This is a well written book on geometry and its history. The author starts with Euclid's postulates and gradually presents geometry from a modern standpoint and links the subject to advanced theories such as Field Theory, Galois Theory and Inversion Theory.

The book is divided into eight chapters. In chapter 1 the author discusses Euclid's system of axioms. This chapter also contains some newer results, such as the Euler line and the nine-point circle. In chapter 2 the author discusses Hilbert's axioms and how they complete Euclid's axioms, and defines Hilbert's plane as an abstract set of objects (points) together with an abstract set of subsets (lines) which satisfy the axioms.

In chapter 3 the author introduces geometry over fields and proves several theorems of Euclidean geometry using coordinate techniques. In chapter 4 the reader is introduced to segment arithmetic, in which one can define addition and multiplication of line segments in a Hilbert plane that satisfies the parallel axiom. Using the equivalence classes of line segments the author presents rigorous proofs for some theorems regarding similarity of triangles.

In chapter 5 the author very clearly explains the difference between the notion of Area as it was conceived by Euclid and the modern conception of Area as defined by a "measure of area" function on the Hilbert plane. To understand chapter 5 of this book one has to be familiar with some topics from modern abstract algebra such as ordered abelian groups and tensors. Here one finds an elegant modern solution to Hilbert's Third Problem (first solved by Max Dehn in 1900). The problem is to find two solid figures of equal volume that are not equivalent by dissection even after possibly adding on other figures that are equivalent by dissection.

In chapter 6 the author links the construction problems to field extensions and uses Galois theory to prove that the duplication of a cube and the trisection of an angle are impossible by ruler and compass. We also get an account of Gauss's Theorem that a regular 17-sided polygon is constructible by ruler and compass. The proof presented here is very close to the proof given by Carl Friedrich Gauss himself in 1796 and it does not use modern algebra such or Galois theory. At the end of chapter 6 the author shows that the use of compass and marked ruler is equivalent to finding successive real roots of quadratic and cubic equations.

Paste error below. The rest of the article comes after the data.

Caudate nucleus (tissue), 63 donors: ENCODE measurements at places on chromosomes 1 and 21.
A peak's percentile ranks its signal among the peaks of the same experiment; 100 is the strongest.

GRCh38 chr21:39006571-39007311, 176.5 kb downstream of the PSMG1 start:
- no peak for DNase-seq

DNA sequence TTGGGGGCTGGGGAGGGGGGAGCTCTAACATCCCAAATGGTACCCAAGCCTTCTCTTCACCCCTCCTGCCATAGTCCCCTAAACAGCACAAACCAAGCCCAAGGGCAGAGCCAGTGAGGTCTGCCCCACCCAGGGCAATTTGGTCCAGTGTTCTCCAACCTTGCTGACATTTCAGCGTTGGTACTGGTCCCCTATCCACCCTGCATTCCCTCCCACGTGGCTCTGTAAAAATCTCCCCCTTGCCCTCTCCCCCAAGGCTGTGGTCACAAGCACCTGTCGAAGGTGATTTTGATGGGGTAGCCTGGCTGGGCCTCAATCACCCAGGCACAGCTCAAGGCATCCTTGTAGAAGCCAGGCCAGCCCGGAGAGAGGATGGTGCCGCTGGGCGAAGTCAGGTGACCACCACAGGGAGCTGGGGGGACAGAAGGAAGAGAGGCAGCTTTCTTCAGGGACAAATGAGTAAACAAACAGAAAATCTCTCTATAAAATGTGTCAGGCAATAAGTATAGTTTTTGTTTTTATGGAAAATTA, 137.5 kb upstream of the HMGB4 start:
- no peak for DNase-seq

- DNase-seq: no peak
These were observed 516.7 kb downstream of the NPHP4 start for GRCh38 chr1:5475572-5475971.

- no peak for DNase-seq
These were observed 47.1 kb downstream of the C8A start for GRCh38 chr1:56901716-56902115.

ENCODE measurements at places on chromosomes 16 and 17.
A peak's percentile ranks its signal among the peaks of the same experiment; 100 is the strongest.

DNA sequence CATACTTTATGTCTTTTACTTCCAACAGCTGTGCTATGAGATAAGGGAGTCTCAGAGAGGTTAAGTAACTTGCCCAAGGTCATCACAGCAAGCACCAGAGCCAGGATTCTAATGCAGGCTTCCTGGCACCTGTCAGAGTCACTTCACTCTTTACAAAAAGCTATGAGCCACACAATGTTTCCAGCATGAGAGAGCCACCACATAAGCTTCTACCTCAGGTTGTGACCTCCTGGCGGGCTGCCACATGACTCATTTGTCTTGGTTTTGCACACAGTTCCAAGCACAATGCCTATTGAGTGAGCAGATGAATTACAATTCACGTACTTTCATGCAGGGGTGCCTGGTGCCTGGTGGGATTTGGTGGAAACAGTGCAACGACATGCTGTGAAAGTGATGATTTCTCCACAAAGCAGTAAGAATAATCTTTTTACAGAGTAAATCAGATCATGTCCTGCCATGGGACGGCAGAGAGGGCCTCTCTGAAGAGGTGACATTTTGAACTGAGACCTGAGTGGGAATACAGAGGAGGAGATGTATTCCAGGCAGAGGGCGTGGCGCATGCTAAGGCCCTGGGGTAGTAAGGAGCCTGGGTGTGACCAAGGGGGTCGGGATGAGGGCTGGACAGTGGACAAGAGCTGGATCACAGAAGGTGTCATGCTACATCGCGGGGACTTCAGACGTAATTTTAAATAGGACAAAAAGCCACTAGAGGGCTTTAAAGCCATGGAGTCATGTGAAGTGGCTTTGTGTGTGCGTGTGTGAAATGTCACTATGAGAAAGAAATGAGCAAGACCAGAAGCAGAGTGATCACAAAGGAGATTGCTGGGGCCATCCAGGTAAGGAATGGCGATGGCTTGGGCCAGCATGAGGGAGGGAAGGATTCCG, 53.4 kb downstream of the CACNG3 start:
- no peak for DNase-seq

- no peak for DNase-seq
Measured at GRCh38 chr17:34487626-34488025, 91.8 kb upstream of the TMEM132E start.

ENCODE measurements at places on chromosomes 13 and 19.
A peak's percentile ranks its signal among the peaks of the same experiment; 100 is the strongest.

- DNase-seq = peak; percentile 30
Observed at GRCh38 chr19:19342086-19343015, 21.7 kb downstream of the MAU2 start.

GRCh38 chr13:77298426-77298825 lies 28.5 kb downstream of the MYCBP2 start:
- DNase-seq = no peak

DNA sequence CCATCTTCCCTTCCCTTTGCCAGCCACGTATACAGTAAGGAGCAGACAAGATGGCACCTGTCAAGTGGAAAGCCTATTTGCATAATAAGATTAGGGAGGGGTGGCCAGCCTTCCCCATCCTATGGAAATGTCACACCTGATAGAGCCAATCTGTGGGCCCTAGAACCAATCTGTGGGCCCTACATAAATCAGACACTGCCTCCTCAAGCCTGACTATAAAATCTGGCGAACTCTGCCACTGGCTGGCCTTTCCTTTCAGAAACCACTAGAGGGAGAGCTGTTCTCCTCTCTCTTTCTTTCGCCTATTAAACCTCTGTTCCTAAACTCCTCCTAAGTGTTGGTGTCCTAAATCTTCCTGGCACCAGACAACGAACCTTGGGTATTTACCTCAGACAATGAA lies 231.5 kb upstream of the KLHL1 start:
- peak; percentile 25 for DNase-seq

Chapter 7 is on non-Euclidean geometry. Here the author uses Inversion Theory to verify the axioms of hyperbolic geometry for the Poincaré model. He presents a very condensed summary of inversion theory and related topics, such as the theory of transformations on the complex plane. He also describes some classical theorems of Euclidean geometry, such as the solution of the Apollonius problem, by utilizing inversion theory. The author proves several advanced theorems of hyperbolic geometry in this chapter. In chapter 8 the theory of polyhedra is presented. This chapter includes Euler's and Cauchy's Theorems and discusses symmetry groups of polyhedra.

This is a very accurate account of geometry which presents the evolution of geometry from Euclid to modern days. The author looks at geometry from a historical perspective. As a result the book includes several problems of historical interest. For example a two dimensional version of the problem of Alhazen (whose actual name was Abu Ali al-Hasan ibn al-Haytham) is among the exercises. The original problem, which asks us to find, given a light source and a spherical mirror, the point on the mirror where the light will be reflected to the eye of an observer, has a long and interesting history.

Since several of the topics discussed in this book have their roots in the work of Arabic/Islamic mathematicians, the reviewer expected to see more samples of the work of Arabic/Islamic mathematicians. For example, the work of Omar Khayyam includes a complete classification of cubic equations with geometric solutions found by means of conic sections and commentaries on the difficult postulates of Euclid's book. In the latter, he anticipated some of the theorems of non-Euclidean geometry. Both of these would have made for valuable additions to the book. Perhaps the author will consider adding them in a future edition.

Morteza Seddighin (mseddigh@indiana.edu) is associate professor of mathematics at Indiana University East. His research interests are functional analysis and operator theory.